“The reason for this is that real-time reporting has significant advantages from HMRC’s perspective, in terms of tackling the tax gap and bringing forward tax receipts, and it can save time for taxpayers if they and their advisors take advantage of online reporting.
“The problems often come with large and relatively-complex transactions such as selling a property, when there is a lot of paperwork and legal hoops to jump through. Particularly at a time like this when the property market is very buoyant, conveyancers are in high demand, and delays can be very common.
“Having all the necessary paperwork ready within 30 days, and the cash available to pay the tax bill at the same time, is just too ambitious for many taxpayers. It is little wonder then that a third of the initial returns for residential property disposals exceeded the 30-day CGT deadline, and many individuals who own more than one property will welcome the OTS’s suggestion to extend it to 60 days.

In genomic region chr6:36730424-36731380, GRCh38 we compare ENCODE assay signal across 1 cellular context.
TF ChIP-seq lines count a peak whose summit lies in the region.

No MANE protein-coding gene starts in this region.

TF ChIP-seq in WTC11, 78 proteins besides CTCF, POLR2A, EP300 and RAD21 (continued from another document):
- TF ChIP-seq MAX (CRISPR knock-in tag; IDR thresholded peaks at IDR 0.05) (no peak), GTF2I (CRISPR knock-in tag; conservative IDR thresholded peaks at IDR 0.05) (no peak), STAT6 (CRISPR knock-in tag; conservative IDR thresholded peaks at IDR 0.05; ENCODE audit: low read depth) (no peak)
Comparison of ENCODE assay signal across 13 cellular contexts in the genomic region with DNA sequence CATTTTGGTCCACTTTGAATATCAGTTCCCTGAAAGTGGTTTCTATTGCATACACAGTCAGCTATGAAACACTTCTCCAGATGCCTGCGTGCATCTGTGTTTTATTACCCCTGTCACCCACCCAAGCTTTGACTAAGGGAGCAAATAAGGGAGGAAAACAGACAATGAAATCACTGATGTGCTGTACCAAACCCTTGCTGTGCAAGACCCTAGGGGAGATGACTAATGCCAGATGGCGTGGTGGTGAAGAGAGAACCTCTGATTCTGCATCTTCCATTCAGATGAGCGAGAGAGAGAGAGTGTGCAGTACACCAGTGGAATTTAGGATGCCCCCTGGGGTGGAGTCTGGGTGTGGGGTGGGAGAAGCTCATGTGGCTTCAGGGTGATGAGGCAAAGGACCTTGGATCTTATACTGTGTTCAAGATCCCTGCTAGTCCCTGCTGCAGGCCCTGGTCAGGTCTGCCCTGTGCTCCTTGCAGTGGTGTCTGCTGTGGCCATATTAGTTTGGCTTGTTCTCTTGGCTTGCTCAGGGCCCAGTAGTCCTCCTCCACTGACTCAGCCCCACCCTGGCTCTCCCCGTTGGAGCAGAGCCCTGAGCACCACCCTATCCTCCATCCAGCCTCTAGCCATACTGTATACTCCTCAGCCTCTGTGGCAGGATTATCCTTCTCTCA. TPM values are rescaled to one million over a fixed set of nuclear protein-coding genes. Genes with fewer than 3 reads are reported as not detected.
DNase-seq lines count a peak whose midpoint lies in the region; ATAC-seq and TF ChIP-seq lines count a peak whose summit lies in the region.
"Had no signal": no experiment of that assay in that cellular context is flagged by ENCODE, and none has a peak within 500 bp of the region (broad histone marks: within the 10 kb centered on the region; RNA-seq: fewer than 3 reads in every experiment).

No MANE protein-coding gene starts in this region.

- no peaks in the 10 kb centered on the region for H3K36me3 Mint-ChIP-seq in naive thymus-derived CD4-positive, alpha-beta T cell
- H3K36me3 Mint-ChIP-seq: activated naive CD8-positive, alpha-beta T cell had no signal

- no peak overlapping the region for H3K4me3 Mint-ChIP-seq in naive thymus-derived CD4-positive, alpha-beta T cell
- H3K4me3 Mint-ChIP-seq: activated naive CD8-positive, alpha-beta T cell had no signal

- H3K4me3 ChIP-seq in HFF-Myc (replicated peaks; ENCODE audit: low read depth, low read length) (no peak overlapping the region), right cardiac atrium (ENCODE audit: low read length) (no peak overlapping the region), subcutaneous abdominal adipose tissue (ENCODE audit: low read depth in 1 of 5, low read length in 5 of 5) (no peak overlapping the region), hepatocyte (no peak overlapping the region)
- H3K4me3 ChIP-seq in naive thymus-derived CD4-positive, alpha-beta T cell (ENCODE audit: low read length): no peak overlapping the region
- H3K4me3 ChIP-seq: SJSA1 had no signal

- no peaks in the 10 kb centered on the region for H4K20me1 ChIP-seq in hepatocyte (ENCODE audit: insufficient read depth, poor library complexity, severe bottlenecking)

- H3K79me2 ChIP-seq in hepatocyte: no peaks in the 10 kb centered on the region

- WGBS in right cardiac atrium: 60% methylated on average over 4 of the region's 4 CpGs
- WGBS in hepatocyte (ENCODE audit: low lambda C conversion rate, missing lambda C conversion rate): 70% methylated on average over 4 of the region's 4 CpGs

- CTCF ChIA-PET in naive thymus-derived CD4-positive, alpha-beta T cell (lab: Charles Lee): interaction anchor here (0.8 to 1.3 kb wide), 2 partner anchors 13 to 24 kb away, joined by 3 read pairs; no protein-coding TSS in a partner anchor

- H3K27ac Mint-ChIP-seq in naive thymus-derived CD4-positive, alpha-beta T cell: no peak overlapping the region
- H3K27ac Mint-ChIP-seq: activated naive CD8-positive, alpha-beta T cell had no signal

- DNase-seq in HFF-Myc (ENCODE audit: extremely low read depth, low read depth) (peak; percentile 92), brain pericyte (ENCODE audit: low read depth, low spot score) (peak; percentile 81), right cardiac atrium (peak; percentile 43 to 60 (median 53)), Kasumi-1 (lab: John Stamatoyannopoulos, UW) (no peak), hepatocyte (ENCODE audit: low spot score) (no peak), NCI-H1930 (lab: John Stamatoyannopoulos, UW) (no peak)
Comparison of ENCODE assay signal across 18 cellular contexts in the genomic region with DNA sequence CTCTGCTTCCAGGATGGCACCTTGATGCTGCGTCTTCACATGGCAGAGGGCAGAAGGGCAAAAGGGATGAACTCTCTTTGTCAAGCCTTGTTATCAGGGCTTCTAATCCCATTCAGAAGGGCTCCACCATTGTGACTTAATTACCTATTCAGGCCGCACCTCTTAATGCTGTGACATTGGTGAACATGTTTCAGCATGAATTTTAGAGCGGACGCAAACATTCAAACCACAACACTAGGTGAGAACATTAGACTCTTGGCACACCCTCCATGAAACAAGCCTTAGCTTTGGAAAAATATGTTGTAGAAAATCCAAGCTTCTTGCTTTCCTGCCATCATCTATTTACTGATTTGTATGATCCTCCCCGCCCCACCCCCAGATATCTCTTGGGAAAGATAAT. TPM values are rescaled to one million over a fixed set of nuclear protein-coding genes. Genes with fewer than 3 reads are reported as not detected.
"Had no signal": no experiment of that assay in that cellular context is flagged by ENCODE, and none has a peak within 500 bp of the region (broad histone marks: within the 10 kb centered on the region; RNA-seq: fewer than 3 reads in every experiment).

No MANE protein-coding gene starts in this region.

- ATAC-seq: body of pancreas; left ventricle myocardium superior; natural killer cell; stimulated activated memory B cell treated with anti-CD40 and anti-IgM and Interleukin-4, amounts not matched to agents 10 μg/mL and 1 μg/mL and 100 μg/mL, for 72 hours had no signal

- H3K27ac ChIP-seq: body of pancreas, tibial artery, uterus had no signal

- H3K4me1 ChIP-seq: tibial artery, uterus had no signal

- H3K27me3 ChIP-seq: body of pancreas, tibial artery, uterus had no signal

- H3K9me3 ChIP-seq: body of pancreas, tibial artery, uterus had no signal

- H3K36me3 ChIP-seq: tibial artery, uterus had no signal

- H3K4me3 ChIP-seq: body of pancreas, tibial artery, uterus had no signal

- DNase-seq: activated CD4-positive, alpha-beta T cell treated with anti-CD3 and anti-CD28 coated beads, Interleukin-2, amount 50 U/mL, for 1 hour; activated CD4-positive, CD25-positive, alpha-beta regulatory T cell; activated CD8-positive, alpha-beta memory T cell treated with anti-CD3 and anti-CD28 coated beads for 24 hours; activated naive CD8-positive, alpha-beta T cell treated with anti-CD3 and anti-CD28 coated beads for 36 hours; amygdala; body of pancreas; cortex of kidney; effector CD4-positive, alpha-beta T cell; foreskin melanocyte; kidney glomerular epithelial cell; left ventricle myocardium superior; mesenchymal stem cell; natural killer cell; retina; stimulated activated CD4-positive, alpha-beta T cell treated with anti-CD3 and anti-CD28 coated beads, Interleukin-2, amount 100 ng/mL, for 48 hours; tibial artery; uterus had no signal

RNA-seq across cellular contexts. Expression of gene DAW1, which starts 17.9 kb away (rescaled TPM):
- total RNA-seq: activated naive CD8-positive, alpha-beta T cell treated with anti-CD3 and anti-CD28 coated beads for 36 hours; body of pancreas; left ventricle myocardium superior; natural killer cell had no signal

“The report also recommends increasing the window for separating couples to transfer assets between each other on a no gain/no loss basis to the end of the tax year at least two years after separation. This proposal will be welcomed by those who are familiar with the challenges involved in separation and divorce. Divorce is often a highly sensitive process and adding the pressure of a ticking clock counting down the days until the parties may be liable for a CGT charge on shared possessions only makes matters worse. This does not promote the welfare of families going through a divorce and its right the OTS is seeking to ease this burden.”